NICOLA Sturgeon confirmed that the SNP would vote for full fiscal autonomy for Scotland if the issue came before the Commons in the next year, in the first admission by the First Minister about when the nationalists wanted the powers transferred.
The First Minister made the remarks as Scotland’s political leaders went head-to-head once again last night in a televised debate for BBC Scotland in Aberdeen – just 24 hours after a clash on STV.
Ms Sturgeon stated that the SNP would be prepared to back the full devolution of tax and welfare powers to Holyrood within the next year, in a major shift in the party’s position.
The SNP leader last night stated the timescale for devolving full fiscal devolution for the first time, after previously repeatedly refusing to say when such powers could be devolved following weeks of pressure from opposition parties.
She confirmed that she would introduce full fiscal autonomy for Scotland within a year if given a chance, despite opposition warnings this would leave an immediate £7.6 billion hole in Scotland’s economy.
Ms Sturgeon made the admission after being challenged by Scottish Labour leader Jim Murphy about when the SNP wanted to see full tax and welfare powers devolved.
I’m not proposing another referendum. I’ve not even started the process of writing the 2016 manifesto.Nicola Sturgeon
The First Minister, after initially saying she wanted the powers to be devolved as “quickly as possible”, said her party would vote for such a package if it was placed before the Commons in the first year of the new Westminster parliament.
“I don’t think it is any secret that I want Scotland to have as many powers over our own economy and our own fiscal levers as soon as possible,” she said.
“As Scotland’s voice in the House of Commons, if the SNP is there in numbers we will be arguing for as many powers to come to Scotland as quickly as possible. I would like it as quickly as the other parties agree to give it.”
Mr Murphy said: “Would your MPs vote for it next year?”
Ms Sturgeon replied: “I would vote for it, would you support it?”
Mr Murphy said: “Absolutely not, and let me tell you why. This is the idea that we cut ourselves off from sources of taxation across the UK. After the difficult time that Aberdeen and the north east of Scotland has been through, the idea that we voluntarily give up the pooling and sharing of resources, the ability to transfer money across these islands – I don’t think it makes sense.”
Mr Murphy said Labour’s mansion tax would hit just 0.3 per cent of Scots but benefit from “tens of millions of pounds of money coming from London and the South East”.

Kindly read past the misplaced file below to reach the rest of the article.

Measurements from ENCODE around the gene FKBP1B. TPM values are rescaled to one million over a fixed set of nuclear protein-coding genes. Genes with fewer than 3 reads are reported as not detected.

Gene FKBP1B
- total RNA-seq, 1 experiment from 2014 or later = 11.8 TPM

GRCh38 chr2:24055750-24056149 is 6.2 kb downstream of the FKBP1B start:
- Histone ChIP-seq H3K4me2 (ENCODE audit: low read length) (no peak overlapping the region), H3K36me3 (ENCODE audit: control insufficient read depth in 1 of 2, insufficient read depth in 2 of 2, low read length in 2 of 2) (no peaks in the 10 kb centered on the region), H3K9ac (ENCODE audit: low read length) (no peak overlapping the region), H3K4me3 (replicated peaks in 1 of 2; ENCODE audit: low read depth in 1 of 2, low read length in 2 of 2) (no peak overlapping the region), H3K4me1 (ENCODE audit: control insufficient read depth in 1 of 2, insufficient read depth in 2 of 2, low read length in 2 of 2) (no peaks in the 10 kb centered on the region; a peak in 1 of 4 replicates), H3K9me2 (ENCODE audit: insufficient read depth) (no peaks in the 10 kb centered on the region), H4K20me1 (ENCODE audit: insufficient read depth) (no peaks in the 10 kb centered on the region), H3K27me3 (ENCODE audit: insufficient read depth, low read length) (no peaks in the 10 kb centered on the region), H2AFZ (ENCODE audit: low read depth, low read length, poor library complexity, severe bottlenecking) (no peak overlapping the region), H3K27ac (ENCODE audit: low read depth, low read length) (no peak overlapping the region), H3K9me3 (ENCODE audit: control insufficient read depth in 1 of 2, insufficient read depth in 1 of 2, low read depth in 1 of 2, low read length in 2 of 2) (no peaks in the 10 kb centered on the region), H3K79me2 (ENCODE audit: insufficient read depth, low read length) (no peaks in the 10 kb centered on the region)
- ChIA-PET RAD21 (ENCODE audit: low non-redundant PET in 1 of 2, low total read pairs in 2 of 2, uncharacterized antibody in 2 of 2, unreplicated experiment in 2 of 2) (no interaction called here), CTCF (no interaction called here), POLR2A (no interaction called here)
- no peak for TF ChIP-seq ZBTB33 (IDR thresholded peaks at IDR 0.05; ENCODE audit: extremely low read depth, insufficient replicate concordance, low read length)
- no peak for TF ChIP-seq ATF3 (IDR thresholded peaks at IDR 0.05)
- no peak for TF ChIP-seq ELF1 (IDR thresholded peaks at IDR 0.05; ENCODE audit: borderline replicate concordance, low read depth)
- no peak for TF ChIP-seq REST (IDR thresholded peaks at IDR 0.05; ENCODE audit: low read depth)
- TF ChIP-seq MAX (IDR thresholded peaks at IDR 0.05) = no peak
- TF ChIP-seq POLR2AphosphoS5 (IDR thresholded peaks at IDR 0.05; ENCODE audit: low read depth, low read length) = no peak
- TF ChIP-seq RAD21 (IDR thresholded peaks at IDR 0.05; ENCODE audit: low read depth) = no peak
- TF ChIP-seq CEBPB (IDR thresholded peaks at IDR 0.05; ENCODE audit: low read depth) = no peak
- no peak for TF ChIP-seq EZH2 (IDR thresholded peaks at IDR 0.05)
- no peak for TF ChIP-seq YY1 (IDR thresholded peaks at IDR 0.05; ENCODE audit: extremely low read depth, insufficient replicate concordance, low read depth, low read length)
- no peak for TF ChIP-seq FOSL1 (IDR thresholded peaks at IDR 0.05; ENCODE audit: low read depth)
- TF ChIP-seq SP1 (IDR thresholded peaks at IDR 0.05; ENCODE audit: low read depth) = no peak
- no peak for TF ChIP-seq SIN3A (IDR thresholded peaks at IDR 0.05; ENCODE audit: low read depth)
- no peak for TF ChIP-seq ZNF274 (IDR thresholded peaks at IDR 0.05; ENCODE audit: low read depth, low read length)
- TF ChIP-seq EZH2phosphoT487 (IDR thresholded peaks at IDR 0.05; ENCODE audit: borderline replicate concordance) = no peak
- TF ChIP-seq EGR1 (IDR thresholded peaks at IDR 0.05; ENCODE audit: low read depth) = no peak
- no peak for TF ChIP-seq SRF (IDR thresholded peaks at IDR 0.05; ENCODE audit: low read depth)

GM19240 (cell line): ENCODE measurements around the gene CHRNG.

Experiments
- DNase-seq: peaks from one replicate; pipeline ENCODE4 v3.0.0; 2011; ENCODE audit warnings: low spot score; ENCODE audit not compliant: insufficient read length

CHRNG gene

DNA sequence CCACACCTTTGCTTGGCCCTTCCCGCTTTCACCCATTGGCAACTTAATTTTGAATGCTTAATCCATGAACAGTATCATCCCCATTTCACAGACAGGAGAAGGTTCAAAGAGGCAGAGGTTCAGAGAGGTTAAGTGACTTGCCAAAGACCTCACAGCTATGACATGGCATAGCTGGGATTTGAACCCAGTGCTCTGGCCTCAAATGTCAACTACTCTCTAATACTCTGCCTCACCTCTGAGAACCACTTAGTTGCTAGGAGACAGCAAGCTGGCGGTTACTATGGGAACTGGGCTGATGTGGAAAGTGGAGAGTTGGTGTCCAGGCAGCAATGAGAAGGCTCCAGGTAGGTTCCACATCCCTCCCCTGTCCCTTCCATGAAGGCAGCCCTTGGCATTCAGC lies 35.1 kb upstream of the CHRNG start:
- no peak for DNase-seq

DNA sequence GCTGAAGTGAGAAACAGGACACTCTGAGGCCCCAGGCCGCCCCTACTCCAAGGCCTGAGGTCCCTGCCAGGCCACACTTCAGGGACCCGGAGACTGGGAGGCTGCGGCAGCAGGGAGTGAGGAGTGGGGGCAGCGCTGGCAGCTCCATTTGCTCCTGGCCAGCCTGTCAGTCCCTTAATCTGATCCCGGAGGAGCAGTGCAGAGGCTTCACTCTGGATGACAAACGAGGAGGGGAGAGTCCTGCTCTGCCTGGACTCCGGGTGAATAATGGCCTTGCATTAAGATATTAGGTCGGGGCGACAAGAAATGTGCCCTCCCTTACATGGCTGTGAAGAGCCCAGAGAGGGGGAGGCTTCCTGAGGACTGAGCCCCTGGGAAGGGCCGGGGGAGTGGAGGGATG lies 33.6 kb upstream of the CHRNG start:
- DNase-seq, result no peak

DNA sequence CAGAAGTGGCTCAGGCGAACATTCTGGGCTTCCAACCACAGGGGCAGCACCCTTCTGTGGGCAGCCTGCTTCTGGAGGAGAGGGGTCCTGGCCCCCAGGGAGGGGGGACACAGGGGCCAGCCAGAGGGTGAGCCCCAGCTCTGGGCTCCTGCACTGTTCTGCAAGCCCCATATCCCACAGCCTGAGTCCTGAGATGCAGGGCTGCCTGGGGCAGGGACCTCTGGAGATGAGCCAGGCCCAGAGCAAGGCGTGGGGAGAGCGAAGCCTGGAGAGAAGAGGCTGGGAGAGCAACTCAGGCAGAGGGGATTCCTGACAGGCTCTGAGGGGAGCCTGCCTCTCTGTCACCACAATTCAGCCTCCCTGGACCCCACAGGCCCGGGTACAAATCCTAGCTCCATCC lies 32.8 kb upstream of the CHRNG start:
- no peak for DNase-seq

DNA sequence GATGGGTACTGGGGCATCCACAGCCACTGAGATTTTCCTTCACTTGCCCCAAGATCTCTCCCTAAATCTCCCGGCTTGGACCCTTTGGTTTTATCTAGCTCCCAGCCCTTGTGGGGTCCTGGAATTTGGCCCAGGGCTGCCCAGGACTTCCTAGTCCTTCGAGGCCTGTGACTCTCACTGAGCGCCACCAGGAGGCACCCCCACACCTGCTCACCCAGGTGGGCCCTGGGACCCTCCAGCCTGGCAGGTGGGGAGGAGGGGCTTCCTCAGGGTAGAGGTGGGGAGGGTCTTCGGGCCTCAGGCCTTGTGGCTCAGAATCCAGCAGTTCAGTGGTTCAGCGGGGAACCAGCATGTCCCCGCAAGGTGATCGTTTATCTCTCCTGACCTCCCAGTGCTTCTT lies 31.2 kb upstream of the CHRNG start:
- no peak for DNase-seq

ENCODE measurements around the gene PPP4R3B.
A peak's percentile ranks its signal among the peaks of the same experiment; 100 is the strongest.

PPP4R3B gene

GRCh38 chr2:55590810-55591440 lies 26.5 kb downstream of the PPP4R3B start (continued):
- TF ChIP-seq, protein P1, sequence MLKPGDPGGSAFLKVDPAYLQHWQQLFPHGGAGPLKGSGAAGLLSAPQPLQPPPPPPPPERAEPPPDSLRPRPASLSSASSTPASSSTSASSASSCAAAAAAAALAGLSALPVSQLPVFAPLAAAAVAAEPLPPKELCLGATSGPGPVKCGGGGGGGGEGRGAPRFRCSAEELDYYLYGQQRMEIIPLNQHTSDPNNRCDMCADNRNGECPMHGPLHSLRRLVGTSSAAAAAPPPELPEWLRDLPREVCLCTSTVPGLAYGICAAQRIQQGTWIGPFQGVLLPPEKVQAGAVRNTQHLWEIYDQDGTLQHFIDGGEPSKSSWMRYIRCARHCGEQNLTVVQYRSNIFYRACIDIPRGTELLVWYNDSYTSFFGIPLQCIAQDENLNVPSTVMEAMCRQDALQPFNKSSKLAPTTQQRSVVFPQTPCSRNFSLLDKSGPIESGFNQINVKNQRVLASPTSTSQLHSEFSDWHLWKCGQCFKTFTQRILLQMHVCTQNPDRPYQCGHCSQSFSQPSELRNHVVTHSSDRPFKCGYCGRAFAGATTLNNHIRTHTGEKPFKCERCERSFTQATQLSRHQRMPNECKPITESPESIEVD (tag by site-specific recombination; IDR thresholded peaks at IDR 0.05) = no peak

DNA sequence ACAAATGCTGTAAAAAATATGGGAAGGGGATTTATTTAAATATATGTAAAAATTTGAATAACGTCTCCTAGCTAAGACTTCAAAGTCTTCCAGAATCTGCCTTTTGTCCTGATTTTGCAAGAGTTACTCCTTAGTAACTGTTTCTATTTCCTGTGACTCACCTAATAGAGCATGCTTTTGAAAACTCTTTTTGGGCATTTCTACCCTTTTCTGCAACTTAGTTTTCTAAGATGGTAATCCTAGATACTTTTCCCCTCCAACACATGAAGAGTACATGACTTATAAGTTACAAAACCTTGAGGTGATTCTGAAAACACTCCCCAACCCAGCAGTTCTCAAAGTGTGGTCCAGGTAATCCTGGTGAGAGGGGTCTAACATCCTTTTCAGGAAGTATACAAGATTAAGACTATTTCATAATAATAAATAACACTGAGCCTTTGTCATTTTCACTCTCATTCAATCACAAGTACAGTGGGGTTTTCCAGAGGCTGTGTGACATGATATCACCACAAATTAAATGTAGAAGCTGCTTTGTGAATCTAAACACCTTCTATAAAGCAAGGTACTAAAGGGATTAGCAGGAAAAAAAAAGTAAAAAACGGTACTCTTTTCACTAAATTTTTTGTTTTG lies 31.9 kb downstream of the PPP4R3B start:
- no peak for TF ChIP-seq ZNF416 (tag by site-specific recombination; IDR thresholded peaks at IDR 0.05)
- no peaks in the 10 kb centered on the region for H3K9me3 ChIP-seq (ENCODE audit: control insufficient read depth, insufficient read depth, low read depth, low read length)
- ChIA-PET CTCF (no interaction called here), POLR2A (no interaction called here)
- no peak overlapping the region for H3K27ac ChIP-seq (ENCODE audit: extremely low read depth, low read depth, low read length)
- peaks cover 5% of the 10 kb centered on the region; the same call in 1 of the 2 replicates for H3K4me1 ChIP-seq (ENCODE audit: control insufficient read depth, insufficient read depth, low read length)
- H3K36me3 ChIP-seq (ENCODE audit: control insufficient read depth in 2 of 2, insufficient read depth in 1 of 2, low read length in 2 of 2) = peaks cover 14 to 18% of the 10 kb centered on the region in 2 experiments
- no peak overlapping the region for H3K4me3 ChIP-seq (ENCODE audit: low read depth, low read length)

Scottish Conservatives leader Ruth Davidson said: “Full fiscal autonomy, right now if we vote for it next year, would mean that we had billions of pounds less in Scotland to spend on welfare.
“In fact, the Institute for Fiscal Studies said it would be £7.6 billion, which is more than we spend on every single pensioner in this country.
“That’s the other half of the equation that you don’t want the people out there to know.”
Scottish Liberal Democrats leader Willie Rennie said: “Just imagine if we had a different vote last September. I think there would be blind panic as a result of what has happened in the North Sea.
“To have our economy, not wholly, but largely dependent on the volatile resource of the North Sea I think would have caused absolute chaos to our public services, to our pensions, to our teachers, to our hospitals.
“Nicola Sturgeon has got a nerve to continue to argue for a policy that was soundly trounced in the referendum.”
Scottish Ukip MEP David Coburn said: “If we had listened to Ms Sturgeon and her crew, frankly, we would be bankrupt, we would have nothing, the country would be finished.”
Ms Sturgeon also came under intense pressure about the prospect of a second independence referendum, after she failed to rule out such a vote in the first TV debate on Tuesday.
The First Minister placed a “triple lock” against Scottish independence – saying it must follow a change in public opinion, the election of a party proposing independence and another referendum.
She said: “I’m not planning or proposing another referendum. Something material would have to change before that was appropriate. Perhaps if they were to drag us out of the EU against our will. I’m not proposing another referendum. I’ve not even started the process of writing the 2016 manifesto. We’ve not published the 2015 manifesto yet.
“Something has to change and people have to vote for something that’s in the manifesto.
“I do accept the result of the referendum. There is a triple lock on this. Before it is inserted in the manifesto, public opinion has to change, and then people have to vote for the manifesto if it is in it, then people have to vote for independence.
“Politicians don’t dictate this, the people are in charge. That’s the basis of democracy.”
However, Mr Murphy hit back and accused Ms Sturgeon of attempting to rerun last year’s independence referendum and of trying to win independence by the back door. He said: “You don’t get independence in opinion polls. This election is not a rerun of the referendum.”
Ms Davidson added: “We will not compromise our commitment to the UK. We won’t do a deal of any sort with the SNP. Be assured we won’t let the SNP in by the back door.”
Mr Rennie, referring to Nick Cleggs’ broken vow not to raise tuition fees at the 2010 General Election, said: “You’re not going to break a promise are you ? I would advise against that.”
Ms Sturgeon also stated that Trident would influence how the party dealt with a minority Labour government.
She said: “You better believe Trident is a red line issue for us. There are no circumstance in which SNP MPs would vote for the renewal of Trident.”
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